2. Preliminaries (site overheads/indirect job costs);

3. Claims from subcontractors;

4. Off-site/Head office overheads;

5. Loss of profit;

6. Increased costs of resources/inflation; and

7. Finance charges and interest.

In a loss and expense claim under the contract, or a general damages claim at common law, a contractor is generally entitled to reimbursement of the additional costs and/or loss it has suffered and no more.[12] The contractor must demonstrate, on the balance of probabilities, the additional costs and/or loss it has suffered.

My next article will examine each of the above heads of claim.

Keeping records

The contractor claiming loss and/or expense due to delay will need to identify and record the labour, plant and administration costs incurred in relation to the delayed activities and cross-reference these costs to the amounts claimed.

In relation to demonstrating the loss and/or expense incurred, it is therefore necessary for a contractor to set up its cost recording system in a way that will to show the loss and/or expense suffered and importantly ‘why’ the loss and/or expense claimed was incurred.

Modern construction accounting systems allow the contractor to record costs in such a way. The key is being able to assess the recoverable amount which is why a contractor needs to know ‘why’ costs were incurred and not just simply that costs were incurred.

It will be necessary for a contractor to be able to separately identify the head office, administrative and support costs caused by an instructed change and/or breach of contract where the basis of assessment is actual loss and/or expense suffered. If these costs cannot be separated from the costs the contractor would have incurred had there been no delay, the contractor will find it almost impossible to separate the costs it has incurred through its own mistakes and/or mismanagement. The contractor will therefore be unable, or at the very least find it very difficult, to demonstrate the amount it is entitled to and recover the amount for which the employer would otherwise be liable.

Next article

My next articles on delay costs will examine each head of claim.


If you have any queries in relation to any matter in these articles, or any other issue, please do not hesitate to contact us: .

This and previous articles

This and previously published DD articles on the DD Quantum Expert website blog page are:

DD01: Why is it necessary to distinguish between delay and disruption? What’s the distinction?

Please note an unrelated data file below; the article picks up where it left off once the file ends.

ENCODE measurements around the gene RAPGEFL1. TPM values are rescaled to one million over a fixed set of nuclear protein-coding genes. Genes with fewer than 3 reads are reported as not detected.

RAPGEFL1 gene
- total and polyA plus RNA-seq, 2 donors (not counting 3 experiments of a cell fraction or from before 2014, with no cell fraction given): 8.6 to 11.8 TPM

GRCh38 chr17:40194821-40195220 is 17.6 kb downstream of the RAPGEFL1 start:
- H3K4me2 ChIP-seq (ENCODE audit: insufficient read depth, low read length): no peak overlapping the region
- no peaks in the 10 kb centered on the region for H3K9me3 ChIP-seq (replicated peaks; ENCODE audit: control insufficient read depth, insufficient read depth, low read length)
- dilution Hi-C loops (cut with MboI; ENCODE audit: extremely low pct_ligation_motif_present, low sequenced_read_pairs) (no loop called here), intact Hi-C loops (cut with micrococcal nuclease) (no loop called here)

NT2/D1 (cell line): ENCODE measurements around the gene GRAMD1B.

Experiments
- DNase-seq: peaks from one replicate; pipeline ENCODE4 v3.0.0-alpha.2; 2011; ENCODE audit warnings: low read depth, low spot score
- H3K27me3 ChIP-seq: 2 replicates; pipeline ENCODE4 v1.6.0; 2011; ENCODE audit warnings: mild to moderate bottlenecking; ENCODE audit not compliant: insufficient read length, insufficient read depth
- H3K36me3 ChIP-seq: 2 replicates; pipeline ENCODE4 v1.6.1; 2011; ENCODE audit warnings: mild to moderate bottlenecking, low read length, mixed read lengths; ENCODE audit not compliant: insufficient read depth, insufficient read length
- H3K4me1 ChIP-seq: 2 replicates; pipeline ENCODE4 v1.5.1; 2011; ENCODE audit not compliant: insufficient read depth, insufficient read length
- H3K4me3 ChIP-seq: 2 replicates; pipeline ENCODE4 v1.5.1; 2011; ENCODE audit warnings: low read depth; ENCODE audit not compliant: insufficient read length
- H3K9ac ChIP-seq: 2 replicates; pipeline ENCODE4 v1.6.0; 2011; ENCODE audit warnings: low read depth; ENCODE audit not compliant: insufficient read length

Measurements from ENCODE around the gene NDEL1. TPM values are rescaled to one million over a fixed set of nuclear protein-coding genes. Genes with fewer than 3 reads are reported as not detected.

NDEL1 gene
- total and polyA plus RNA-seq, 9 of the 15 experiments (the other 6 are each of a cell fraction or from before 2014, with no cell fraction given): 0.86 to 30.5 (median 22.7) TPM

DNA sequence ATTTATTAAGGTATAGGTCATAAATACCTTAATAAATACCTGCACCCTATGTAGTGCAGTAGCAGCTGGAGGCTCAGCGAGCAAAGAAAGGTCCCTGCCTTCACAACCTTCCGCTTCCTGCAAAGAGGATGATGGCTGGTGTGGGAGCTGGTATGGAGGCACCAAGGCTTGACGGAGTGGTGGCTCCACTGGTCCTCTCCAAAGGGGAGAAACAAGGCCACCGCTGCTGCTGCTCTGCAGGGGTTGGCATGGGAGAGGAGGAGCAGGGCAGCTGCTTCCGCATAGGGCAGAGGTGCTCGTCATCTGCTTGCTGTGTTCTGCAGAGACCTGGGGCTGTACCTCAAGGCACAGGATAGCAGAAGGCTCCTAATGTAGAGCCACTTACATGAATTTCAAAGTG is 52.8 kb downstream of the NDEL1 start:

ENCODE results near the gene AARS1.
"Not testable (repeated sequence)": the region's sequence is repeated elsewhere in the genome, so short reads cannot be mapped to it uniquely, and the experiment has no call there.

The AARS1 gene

DD02: A global claim is doomed to fail, unless…

DD03: Comply with the notice provisions in the contract, or else…

DD04: ‘Prevention’ causing ‘time at large’: what does this all mean?

DD05: Float: what is float, who owns the float and how is float different to contingency?

DD06: Construction project delays 101 – plus concurrency!

DD07: What is concurrent delay? An overview

DD08: Concurrent delay: it is not parallelism or pacing

DD09: Concurrent delay and the prevention principle

DD10: Approaches to assess contributory causes of delay and additional cost

DD11: Concurrent Delay and the AS Forms

DD12: Quantifying delay costs – an introduction

[1] Delays for which the employer takes the time and financial risks under the contract. [2] See Civil Mining & Construction Pty Ltd v Wiggins Island Coal Export Terminal Pty Ltd [2017] QSC 85 [3] Holloway v Chancery Mead [2007] EWHC 2495 (TCC); (2007) 117 Con LR 30 at 57. [4] Modern Engineering v Gilbert Ash [1974] AC 689 (HL). [5] Victoria Laundry Ltd v Newman Ltd [1949] 2 KB 528 at 528 (CA). [6] C&P Haulage v Middleton [1983] 1 WLR 1561 at 1467 (CA). [7] Hadley v Baxendale (1854) 9 Ex 341. For further explanation on remoteness of damages see Stephen Furst and Vivian Ramsey, Keating on Construction Contracts (10th ed, Sweet & Maxwell, 2016), [9-004]–[9-017]. [8] British Westinghouse v Underground Railways Co [1912] AC 673 at 689 (HL). [9] British Westinghouse v Underground Railways Co [1912] AC 673 at 691 (HL). [10] British Westinghouse v Underground Railways Co [1912] AC 673 at 673 (HL). [11] Civil Mining & Construction Wiggins Island Coal Export Terminal [2017] QSC 85 [12] The rule as to what is recoverable as damages in contract is known as the rule in Hadley v Baxendale (1854) 9 Ex 341 and reference should be made to this case and Victoria Laundry [1949] 2 KB 528.